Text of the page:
Larry and I have just had a few wonderful days away in Ely, Cambridgeshire – enjoying the Spring weather and visiting the gorgeous cathedral there.
‘The Cathedral Church of the Holy and Undivided Trinity of Ely is the principal church of the diocese of Ely and is the seat of the Anglican Bishop of Ely. Highly visible from every direction across the surrounding flat fenland, it has been called ‘Ship of the Fens’ for centuries, although there was a time in the 17th Century during the English Civil War that it was also dubbed ‘Cromwell’s Castle’.
Construction of the Cathedral began in 1081 when the monks of Ely finally submitted to the Norman Conquest after five years of resistance led by Hereward the Wake. Though dedicated to God, it was a symbol of Norman authority and remains today a remarkable example of Norman architecture, from the original Romanesque features to early English pointed windows and emerging Gothic style.’
‘The Church achieved Cathedral status at the beginning of the 12th Century and there have been additions, changes and restorations throughout the centuries since then, in the 13th Century, the Galilee porch of limestone and Purbeck marble was added to the west front entrance and the Cathedral’s east end was extended using the same type of materials.’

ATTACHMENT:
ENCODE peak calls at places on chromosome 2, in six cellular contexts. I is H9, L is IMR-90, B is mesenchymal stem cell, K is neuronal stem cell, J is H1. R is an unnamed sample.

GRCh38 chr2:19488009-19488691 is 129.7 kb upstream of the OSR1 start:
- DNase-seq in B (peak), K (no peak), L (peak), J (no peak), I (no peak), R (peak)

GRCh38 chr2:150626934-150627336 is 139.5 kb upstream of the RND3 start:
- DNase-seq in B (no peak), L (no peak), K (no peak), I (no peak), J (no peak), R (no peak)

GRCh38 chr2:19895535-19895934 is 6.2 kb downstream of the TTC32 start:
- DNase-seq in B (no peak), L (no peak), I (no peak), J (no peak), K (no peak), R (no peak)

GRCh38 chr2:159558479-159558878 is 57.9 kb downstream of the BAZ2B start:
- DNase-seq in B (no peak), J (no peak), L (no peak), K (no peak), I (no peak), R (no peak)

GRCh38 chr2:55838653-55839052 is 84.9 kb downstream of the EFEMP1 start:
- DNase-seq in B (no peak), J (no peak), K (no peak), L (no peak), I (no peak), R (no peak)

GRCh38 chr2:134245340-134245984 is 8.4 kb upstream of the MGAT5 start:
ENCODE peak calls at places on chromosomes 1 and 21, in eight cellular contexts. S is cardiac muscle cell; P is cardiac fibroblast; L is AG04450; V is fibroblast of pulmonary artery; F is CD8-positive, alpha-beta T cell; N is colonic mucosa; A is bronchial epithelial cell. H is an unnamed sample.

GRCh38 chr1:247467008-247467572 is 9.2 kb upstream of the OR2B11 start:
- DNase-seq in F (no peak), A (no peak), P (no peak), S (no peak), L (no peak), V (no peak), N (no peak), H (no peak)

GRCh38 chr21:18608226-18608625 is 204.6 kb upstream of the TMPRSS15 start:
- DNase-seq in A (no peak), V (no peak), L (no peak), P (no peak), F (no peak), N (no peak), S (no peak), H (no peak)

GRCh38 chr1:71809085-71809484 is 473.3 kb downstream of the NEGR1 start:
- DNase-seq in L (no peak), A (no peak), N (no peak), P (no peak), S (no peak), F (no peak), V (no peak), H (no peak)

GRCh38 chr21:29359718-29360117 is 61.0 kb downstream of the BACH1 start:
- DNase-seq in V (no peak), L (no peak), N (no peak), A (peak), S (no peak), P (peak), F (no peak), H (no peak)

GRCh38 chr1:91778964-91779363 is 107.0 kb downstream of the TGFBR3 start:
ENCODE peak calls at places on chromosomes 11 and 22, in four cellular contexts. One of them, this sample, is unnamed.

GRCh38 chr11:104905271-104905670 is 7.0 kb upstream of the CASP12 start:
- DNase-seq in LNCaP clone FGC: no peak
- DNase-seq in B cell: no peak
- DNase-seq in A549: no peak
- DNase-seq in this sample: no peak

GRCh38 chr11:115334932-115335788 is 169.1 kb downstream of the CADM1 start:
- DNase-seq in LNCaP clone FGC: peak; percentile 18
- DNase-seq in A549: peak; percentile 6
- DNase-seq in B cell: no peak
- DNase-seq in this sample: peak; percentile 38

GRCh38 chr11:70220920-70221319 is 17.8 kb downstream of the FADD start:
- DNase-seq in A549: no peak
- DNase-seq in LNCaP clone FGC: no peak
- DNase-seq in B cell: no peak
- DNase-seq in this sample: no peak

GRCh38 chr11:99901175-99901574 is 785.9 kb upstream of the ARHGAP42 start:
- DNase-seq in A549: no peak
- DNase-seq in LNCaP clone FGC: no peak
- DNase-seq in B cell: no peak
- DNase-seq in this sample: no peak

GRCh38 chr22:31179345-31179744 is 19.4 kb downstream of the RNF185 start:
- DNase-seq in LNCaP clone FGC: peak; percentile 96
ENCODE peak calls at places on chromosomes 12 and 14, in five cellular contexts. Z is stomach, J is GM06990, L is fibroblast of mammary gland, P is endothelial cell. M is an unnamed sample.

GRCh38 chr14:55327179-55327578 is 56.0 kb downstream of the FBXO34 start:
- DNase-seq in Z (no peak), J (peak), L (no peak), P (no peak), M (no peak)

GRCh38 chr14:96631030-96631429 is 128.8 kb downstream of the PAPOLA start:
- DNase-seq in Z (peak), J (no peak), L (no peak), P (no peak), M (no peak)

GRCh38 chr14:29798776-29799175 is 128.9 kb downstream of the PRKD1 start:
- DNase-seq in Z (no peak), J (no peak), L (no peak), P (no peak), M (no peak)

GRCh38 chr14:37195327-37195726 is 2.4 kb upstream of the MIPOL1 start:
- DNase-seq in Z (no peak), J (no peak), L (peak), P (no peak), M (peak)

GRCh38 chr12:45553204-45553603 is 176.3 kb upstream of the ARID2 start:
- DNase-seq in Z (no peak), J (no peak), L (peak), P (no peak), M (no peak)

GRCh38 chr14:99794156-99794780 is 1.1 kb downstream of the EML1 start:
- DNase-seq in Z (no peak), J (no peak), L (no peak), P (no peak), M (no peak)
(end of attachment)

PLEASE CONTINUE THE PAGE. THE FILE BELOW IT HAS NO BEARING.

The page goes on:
Ely has always been a special place to me because when I was 27 years old, I came to live here for two years. It was a very happy time in my life and felt like being on holiday. At the time I was living in Ely, we had two little boys already – one of four and the other of 7 months and apart from my immediate family, I knew no-one else. I used to visit the Cathedral regularly; in the summertime to keep cool and in the winter-time to get warmed up because the weather in Ely can be very extreme.
The surrounding countryside is very flat, which gives rise to some vicious winds not least of which is the Fen Blow, which whips up the black alluvial soil into dark clouds which scud across the landscape looking like a witch’s cape.
‘Disaster struck n the 14th Century when the original central Norman tower collapsed. It was replaced with the Octagon that we see today, see picture no. 2 above, a structure unique in European cathedral architecture. Made of stone, it is topped with a wooden lantern rising from its centre.’
The next picture shows a view of Ely from the south aspect, from the park leading down to the river. It’s very picturesque in all its stately splendour isn’t it?
Now that the weather is getting better, Larry and I are looking forward to spending some more days away and of course I will come back on here and share them with you.
Enjoy your Sunday
‘…’ from The Ely Map